New biosecurity measures for cruise ships this summer will both improve screening and offer a better experience to disembarking passengers, Cruise New Zealand says.
The Ministry for Primary Industries (MPI) is working with the cruise sector to introduce new measures to manage biosecurity risks, especially fruit fly.
More biosecurity detector dog teams and portable x-ray machines at North Island ports will screen disembarking passengers. MPI will also work with cruise companies to identify when ships have sourced risk items like apples and bananas from New Zealand or other reputable suppliers, reducing the need for surveillance.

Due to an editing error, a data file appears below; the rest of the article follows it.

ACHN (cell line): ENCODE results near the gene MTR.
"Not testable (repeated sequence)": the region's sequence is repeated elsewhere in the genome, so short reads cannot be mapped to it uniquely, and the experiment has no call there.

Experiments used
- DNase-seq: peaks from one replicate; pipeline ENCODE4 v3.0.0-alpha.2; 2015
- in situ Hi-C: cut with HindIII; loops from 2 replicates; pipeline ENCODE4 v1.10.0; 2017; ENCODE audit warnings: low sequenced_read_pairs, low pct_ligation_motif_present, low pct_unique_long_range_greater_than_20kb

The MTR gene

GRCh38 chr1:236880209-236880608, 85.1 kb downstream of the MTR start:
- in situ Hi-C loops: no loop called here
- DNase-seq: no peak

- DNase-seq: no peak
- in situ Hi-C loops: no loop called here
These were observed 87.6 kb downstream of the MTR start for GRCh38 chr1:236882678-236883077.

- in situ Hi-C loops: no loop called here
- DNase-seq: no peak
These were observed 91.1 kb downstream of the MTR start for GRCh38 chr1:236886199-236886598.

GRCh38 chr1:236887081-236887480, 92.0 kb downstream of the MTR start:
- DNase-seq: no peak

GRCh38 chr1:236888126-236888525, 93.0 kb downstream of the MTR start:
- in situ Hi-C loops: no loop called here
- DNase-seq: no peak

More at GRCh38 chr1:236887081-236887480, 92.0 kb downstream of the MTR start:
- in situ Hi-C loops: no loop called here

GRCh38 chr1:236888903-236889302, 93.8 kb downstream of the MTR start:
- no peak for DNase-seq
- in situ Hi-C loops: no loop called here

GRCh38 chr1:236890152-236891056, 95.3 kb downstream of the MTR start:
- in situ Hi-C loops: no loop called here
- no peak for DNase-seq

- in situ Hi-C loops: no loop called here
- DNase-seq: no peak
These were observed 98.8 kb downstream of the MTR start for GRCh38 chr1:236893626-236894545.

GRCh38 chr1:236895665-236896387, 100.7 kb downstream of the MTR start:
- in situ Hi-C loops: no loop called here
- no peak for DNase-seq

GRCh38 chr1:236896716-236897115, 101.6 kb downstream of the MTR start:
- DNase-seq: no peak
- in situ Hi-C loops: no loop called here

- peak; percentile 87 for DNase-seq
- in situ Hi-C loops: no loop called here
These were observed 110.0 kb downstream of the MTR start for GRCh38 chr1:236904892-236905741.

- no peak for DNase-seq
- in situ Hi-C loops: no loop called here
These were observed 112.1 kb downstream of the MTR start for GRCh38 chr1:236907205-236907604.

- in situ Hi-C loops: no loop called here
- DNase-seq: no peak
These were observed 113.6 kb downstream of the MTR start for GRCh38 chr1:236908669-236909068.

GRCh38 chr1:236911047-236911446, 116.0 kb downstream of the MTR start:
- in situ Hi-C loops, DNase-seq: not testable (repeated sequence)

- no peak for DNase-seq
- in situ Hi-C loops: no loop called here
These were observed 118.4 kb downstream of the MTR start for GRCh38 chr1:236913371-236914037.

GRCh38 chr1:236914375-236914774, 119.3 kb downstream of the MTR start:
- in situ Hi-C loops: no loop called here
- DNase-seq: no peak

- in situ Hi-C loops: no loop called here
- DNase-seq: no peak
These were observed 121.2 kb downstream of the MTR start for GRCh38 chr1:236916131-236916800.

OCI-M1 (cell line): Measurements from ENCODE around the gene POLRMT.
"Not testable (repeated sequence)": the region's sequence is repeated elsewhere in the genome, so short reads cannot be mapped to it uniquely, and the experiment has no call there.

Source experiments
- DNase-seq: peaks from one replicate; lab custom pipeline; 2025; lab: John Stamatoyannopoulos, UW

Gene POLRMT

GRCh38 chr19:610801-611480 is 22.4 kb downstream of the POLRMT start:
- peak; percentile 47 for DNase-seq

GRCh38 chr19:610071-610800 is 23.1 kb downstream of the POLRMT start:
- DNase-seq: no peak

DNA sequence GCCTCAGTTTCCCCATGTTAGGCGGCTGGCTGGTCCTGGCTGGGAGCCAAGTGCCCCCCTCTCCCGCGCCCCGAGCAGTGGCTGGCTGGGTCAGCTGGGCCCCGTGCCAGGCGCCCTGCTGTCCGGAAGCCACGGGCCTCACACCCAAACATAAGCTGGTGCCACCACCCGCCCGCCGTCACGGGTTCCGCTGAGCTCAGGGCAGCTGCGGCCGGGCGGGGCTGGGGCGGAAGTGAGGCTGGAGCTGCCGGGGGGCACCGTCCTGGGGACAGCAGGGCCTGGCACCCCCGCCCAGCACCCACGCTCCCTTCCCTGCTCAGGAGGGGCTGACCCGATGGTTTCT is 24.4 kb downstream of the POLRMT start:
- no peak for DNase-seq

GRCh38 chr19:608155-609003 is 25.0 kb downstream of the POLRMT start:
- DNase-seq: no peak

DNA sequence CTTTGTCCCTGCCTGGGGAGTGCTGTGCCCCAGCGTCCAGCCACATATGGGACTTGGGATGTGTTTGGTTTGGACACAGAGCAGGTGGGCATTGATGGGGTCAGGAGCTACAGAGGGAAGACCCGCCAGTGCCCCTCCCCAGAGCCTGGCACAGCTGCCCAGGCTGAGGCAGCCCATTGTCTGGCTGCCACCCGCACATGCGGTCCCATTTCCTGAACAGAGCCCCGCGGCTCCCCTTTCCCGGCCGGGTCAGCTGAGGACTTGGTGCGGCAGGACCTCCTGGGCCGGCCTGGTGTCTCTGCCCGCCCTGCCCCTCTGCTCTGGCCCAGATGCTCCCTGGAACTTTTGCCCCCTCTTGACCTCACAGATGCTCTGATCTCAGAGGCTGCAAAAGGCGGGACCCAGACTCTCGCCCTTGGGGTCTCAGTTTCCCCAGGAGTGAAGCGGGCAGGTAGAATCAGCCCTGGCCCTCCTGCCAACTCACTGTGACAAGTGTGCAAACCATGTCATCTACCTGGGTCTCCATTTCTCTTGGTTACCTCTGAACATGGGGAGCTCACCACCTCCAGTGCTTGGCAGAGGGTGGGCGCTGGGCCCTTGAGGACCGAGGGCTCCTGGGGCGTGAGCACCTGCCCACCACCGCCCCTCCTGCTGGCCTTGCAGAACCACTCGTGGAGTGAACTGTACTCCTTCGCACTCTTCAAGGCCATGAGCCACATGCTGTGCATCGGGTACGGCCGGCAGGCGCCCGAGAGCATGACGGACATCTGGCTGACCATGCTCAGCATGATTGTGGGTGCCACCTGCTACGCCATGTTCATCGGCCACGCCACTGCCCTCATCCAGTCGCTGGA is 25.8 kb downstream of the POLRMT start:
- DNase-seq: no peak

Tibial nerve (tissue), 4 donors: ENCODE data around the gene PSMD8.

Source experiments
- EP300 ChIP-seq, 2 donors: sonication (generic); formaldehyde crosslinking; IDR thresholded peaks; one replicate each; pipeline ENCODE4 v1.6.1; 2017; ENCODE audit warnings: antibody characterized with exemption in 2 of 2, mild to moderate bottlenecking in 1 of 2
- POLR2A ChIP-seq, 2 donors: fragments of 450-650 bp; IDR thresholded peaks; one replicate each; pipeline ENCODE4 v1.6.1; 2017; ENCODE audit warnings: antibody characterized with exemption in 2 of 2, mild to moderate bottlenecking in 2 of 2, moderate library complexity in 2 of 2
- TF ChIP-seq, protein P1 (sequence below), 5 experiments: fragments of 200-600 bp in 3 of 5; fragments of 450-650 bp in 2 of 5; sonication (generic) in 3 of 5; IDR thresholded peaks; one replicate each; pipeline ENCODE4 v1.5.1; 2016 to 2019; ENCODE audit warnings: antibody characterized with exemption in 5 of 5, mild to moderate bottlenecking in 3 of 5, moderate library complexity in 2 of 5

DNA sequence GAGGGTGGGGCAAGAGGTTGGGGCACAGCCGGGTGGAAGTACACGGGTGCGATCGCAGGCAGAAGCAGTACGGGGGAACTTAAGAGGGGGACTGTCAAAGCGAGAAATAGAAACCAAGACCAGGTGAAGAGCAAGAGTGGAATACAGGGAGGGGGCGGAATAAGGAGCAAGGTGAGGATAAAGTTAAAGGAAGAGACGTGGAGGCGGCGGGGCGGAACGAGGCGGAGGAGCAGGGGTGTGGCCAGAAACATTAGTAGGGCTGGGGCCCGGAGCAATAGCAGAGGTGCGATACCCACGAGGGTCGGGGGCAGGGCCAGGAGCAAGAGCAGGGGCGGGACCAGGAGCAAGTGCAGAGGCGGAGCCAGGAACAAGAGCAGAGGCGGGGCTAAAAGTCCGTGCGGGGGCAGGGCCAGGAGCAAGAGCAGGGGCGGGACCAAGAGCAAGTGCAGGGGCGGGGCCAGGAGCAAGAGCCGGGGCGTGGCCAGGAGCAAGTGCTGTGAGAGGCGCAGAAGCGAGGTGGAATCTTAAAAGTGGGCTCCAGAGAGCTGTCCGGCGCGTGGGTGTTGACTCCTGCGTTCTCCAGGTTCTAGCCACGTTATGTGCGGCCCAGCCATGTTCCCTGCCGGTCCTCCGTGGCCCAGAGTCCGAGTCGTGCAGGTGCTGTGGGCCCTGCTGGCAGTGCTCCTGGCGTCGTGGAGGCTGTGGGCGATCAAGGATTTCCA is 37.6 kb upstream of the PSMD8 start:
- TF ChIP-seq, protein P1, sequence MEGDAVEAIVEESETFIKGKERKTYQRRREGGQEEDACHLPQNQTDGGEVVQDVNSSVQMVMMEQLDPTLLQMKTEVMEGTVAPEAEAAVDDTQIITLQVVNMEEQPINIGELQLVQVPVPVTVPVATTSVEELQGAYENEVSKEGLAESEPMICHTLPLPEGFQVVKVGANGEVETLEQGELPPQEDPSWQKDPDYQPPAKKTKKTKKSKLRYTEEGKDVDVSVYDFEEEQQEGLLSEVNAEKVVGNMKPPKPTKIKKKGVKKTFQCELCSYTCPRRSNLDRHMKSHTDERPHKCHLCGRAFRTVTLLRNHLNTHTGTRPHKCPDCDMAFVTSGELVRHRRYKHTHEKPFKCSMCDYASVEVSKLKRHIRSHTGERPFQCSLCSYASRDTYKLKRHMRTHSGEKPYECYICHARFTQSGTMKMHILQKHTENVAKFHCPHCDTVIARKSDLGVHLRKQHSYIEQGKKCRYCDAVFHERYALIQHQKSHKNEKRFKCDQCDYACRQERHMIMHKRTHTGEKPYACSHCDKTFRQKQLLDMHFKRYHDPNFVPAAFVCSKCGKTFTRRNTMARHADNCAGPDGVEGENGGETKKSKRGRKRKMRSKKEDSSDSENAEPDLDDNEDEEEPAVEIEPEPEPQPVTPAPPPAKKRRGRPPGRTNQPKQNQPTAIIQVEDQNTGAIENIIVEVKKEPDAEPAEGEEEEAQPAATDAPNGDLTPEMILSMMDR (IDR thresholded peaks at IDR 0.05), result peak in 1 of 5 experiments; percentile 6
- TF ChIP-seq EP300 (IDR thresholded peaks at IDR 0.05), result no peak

Cruise New Zealand General Manager Raewyn Tan says the improvements are vital, given the expected 33% jump in cruise passengers to 267,800 for the 2015-16 season.
The cruise sector is totally supportive of the need to protect New Zealand’s biosecurity, she says.
“However, it’s vital for passengers’ disembarking experience – and to maximise their onshore time – that we are able to process large numbers of people as efficiently as possible. That is why we have been pleased to work closely with MPI, to help them understand how ships are communicating biosecurity messages to passengers, and identify where food items are being sourced,” Ms Tan says.
The cruise sector hopes that by working in partnership with MPI, screening costs to both the government and cruise lines will be minimised.
“We have been working with MPI on this initiative for some time, and we look forward to continuing to find ways to develop processes to our mutual benefit and to protect New Zealand’s environment,” she says.